How We Used Our UX Team Meeting to Start an Important Dialogue
A designer shares her perspective on how we can — and must — all speak up and take action together against injustice
Our UX team meeting was different this week, as it took place after the country was sent reeling from the murder of George Floyd. I, like others, was sitting with the heaviness of the events that transpired over the last week and was left wondering, How I can help? What can I do right now that will make a difference?
So, I dove in. I started within my friend circle, following their responses and reactions on social media. In the process, I started to listen and share perspectives and points of view of black, indigenous, and people of color. I was trying to understand what the black community was feeling right now. I began actively seeking information outside of mainstream news. I protested.
And something started happening. I began talking about race more than I ever had before. I realized that more listening, more discussion, and most importantly more action need to take place. And they must happen now.
I was unsure how to start a conversation with my coworkers, not because I work for a company that isn’t supportive or inclusive, but because conversations on race can be uncomfortable. So, when I heard we would be switching our UX meeting up a bit, I was relieved:
Usually, we do a roundtable update, critique project work, and generally catch up as a team. Today, we expressed frustration, uncertainty, and confusion. Wanting to be action-driven, we began to roughly brainstorm and talk through some ways that we as a design team can be more inclusive.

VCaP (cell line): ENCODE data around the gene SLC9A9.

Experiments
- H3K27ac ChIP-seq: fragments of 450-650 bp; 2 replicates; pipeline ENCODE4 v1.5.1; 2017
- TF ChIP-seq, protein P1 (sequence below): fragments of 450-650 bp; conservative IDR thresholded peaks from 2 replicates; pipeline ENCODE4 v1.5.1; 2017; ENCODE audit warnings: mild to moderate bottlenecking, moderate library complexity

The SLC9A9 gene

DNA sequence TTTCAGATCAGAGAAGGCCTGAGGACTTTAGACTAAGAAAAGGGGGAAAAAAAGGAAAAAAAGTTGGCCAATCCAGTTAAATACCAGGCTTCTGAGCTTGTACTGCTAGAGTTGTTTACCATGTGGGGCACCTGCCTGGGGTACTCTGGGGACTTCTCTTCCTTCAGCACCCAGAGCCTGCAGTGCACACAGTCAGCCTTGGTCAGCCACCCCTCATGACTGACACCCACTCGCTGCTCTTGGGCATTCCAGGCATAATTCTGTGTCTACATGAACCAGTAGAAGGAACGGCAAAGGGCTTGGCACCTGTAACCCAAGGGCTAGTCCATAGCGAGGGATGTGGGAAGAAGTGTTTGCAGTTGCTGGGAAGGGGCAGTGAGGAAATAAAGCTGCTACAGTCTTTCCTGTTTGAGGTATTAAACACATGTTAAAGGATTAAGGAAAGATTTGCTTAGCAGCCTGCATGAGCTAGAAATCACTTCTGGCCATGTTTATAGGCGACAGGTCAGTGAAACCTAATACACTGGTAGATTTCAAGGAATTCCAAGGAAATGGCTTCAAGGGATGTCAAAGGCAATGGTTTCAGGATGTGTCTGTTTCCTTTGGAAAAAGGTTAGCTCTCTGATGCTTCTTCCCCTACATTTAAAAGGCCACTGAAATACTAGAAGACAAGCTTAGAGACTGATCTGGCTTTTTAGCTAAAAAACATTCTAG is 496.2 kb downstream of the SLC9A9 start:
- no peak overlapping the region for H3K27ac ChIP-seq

A few ideas came up:
- Diversifying mentorship programs by reaching out to organizations that support the black community
- Looking for global/cultural design standards to incorporate into our best practices
- Making sure design validation has a diverse group of participants every time
But it didn’t feel quite right to me; it felt like maybe we had missed a step, though I think the above is a great start. We should absolutely use our strengths and areas of expertise to take action within our company and the design community.
As designers, we go through a process: we discover, we empathize, we ideate, we validate. We have to put ourselves in our users’ shoes. But how can I, a white person with privilege, empathize with the black community right now when I will never really fully understand what they’ve experienced throughout life? How can we be the best allies to people of color — and subsequently the solutions that we create — if we don’t first start with the internal discovery work that’s required of each of us?
Empathy is in our job descriptions. Our solutions ultimately stem from this and will help guide us toward solutions for change. It is mandatory that we as a community must first listen, educate ourselves, and take ownership in the fight against racism. That UX meeting housed a space for much-needed discussion.
I’m grateful to help continue the conversation, because it’s just the start. There is still so much more work to be done.
I’d like to share the start of a resource list that our team is creating:
- A valuable lesson from Jane Elliott and her blue eyes/ brown eyes experiment
- The anti-racist reading list, courtesy of Book People
- 5 do’s and don’ts for discussing racism at work
- Find where you land in the left column and review the resources and action items that coincide
- Rachel Cargle’s course: The Great Unlearn
- Scene on Radio: Seeing White
- Racism Untaught
- Get involved with a great community that’s interested in connecting people to the issues of today while providing resources to move us to action
- A great site to check policies that are causing over-policing in your city
- Campaign Zero
- Resistance funds donation list
- 15 of Austin’s top black-owned restaurants
- Black-owned businesses to support in Austin